And Joslin Shannon, Senior Director of Analytic & Strategic Services at Oracle Digital Marketing Agency, points out that highly regulated industries will steer clear of GenAI until they can be 100% sure about security. “Companies in the financial, legal, and government sectors will be taking a wait-and-see approach to GenAI capabilities for marketing campaigns.”

However, we’re in the minority. While acknowledging very low usage of GenAI for personalizing individual emails, most of our digital marketing experts see a lot of potential here in 2024 for pioneering brands.

E. Generative AI for General Email Content Creation 

Using GenAI to assist copywriters as they craft content for different campaigns, different content blocks, and different personas and industry segments is the less risky way of using this new tool for marketing emails. But even here, our experts are of two minds on the technology.

On the one hand, they see the opportunities for GenAI to be used throughout organizations, and for smaller brands in particular to leverage it in their marketing efforts. But on the other hand, they see tepid use of it for marketing among our clients, which tend to be national brands that are way more focused on increasing message effectiveness and controlling their brand voice than on saving a little time on content creation.

“Generative AI is going to transform the way in which organizations develop and deliver customer experiences,” says Kaiti Gary, Senior Director of Analytic & Strategic Services at Oracle Digital Experience Agency. “But there’s much work to be done to make sure AI matches the strategic intent, so I predict 2024 will be a year of education and experimentation.” 

Anna Pfeiffer, Director of Analytic & Strategic Services at Oracle Digital Experience Agency, adds, “I believe a lot of email marketers will try out AI generative content tools,” says, “but ultimately I don’t think all-in adoption will be high.”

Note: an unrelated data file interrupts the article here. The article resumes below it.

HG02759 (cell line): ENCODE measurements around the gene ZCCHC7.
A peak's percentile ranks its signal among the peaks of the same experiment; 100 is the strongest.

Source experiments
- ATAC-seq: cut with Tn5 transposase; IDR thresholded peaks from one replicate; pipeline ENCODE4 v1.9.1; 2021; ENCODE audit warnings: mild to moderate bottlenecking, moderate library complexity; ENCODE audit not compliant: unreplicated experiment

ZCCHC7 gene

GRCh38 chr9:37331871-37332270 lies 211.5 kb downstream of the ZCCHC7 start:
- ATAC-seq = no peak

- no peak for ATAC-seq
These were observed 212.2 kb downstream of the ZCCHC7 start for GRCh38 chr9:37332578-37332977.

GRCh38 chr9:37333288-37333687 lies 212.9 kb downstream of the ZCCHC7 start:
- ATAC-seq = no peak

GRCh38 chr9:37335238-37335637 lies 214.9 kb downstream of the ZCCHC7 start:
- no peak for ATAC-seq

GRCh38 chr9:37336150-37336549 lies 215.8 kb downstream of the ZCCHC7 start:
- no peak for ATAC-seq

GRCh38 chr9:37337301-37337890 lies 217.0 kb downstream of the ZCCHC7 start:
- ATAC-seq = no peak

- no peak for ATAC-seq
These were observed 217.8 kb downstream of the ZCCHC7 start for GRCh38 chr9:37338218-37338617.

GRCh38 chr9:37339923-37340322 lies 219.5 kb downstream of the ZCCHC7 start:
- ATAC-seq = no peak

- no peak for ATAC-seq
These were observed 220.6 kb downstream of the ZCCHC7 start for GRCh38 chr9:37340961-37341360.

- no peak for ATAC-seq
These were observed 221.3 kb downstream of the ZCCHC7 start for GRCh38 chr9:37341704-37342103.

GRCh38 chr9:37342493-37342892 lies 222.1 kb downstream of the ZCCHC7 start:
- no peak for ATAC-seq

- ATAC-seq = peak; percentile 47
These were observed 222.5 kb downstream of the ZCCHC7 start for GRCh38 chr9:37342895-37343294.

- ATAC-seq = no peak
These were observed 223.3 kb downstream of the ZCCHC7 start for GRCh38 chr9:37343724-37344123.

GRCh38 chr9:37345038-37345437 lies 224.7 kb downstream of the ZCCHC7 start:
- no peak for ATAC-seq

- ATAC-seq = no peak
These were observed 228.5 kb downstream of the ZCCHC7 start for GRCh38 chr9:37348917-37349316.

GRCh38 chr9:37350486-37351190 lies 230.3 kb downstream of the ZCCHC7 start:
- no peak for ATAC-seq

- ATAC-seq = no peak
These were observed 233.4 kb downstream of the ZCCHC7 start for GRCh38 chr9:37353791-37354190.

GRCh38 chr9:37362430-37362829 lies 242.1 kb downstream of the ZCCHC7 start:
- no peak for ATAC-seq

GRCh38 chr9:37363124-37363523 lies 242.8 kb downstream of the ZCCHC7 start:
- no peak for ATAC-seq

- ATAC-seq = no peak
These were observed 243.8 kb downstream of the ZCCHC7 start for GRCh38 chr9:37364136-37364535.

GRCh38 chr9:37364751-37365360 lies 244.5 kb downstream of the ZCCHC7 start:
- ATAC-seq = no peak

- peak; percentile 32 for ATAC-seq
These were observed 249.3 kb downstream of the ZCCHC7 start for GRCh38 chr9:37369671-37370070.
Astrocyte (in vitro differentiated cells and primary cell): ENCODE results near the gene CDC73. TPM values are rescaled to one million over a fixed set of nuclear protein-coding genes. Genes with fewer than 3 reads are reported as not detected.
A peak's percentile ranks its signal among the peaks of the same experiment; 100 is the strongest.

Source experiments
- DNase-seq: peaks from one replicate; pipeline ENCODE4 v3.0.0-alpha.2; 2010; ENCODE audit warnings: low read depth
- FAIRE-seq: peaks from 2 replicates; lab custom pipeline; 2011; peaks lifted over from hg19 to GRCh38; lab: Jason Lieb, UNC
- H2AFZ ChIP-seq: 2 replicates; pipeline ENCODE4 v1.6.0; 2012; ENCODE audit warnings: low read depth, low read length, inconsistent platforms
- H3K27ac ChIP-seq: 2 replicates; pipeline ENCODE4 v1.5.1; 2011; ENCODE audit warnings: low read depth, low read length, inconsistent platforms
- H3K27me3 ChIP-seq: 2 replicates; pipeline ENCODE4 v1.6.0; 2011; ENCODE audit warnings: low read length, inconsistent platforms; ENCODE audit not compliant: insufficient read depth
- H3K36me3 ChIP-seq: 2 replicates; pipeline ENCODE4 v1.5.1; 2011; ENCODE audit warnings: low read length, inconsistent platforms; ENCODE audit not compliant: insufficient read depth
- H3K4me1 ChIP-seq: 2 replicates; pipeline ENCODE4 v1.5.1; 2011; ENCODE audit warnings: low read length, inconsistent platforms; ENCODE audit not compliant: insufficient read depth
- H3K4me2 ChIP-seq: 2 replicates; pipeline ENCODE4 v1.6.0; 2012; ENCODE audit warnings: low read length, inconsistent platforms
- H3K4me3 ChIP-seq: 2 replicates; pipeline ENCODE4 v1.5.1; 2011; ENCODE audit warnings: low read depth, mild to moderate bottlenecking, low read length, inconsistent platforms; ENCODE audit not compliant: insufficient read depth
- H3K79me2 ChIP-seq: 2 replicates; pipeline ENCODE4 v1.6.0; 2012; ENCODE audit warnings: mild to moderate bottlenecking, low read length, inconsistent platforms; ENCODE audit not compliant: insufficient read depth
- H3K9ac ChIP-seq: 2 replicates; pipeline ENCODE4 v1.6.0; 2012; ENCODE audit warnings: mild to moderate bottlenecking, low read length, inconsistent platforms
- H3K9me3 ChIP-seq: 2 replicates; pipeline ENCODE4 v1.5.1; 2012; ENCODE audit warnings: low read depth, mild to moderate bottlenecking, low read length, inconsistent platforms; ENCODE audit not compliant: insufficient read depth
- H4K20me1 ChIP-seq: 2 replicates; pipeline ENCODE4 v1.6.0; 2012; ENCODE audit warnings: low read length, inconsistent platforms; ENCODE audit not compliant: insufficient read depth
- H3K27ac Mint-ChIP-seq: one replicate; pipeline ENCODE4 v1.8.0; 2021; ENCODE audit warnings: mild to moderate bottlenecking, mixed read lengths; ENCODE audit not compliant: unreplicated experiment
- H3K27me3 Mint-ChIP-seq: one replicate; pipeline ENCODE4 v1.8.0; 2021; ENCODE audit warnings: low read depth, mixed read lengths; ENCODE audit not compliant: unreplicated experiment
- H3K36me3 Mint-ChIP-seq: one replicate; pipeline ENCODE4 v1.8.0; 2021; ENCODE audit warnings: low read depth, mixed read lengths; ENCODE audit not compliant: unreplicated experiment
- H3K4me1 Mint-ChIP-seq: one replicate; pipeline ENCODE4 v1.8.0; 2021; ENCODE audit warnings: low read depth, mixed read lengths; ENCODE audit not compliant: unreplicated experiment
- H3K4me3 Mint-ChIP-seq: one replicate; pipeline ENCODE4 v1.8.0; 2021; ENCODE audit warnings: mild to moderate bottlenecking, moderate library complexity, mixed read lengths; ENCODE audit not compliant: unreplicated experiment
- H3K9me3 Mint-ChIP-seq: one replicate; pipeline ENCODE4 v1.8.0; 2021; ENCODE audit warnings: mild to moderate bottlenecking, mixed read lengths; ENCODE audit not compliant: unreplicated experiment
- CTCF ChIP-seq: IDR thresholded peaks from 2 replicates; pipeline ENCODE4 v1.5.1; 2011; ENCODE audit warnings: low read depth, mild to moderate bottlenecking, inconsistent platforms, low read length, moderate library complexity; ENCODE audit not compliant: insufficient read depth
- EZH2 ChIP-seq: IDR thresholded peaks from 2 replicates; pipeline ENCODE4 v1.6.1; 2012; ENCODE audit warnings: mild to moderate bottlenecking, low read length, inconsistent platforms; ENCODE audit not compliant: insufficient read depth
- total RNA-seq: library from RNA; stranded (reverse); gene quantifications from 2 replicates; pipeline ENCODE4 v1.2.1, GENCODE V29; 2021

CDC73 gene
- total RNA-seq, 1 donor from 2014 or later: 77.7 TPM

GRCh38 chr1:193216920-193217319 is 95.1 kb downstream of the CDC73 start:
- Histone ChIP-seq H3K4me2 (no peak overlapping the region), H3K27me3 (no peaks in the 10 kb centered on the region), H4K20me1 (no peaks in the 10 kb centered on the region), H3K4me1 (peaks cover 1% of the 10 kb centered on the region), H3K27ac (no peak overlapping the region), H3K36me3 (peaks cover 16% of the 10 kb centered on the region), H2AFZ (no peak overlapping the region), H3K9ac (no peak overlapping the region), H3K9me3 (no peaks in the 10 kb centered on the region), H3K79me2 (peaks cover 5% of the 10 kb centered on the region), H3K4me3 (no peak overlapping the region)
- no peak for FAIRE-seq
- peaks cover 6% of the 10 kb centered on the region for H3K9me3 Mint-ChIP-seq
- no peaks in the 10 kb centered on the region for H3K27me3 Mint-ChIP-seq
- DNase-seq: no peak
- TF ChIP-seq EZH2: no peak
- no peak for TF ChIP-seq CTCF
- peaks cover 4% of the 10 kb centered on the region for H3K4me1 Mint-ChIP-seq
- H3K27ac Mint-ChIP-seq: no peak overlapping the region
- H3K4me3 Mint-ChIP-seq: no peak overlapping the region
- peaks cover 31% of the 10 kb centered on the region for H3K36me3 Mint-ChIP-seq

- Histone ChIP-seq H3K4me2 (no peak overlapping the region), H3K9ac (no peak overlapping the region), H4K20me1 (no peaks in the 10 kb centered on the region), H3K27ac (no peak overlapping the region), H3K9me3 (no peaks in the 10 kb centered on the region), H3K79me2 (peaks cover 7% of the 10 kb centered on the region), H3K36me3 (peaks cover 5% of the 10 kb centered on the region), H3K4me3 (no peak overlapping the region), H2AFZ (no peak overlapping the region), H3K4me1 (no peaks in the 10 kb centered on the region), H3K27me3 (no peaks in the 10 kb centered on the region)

Explore the concerns and opportunities we see around GenAI for creating text, images, and code.

F. ML-Powered Subject Line and Copywriting Tools

While GenAI-powered subject line writing tools have become increasingly common, they have little to nothing in common with the machine learning subject line and copywriting tools that have been around for many years. These ML tools use your brand’s historical email performance to recommend words and phrases that generate better results from your audience. While they may save you a bit of time, the primary benefit of ML tools is higher performance.

Like GenAI copywriting tools, ML ones have their drawbacks. For example, while accuracy is less of an issue, off-brand suggestions are common. But more importantly, the return on investment just isn’t very compelling currently.

However, with ML copywriting tools set to slowly incorporate GenAI functionality (and vice versa), there’s little doubt that brands that experiment with these tools now should have a distinct advantage in the years ahead

How to use AI subject line and copywriting tools successfully.

G. ML-Powered Product and Content Recommendations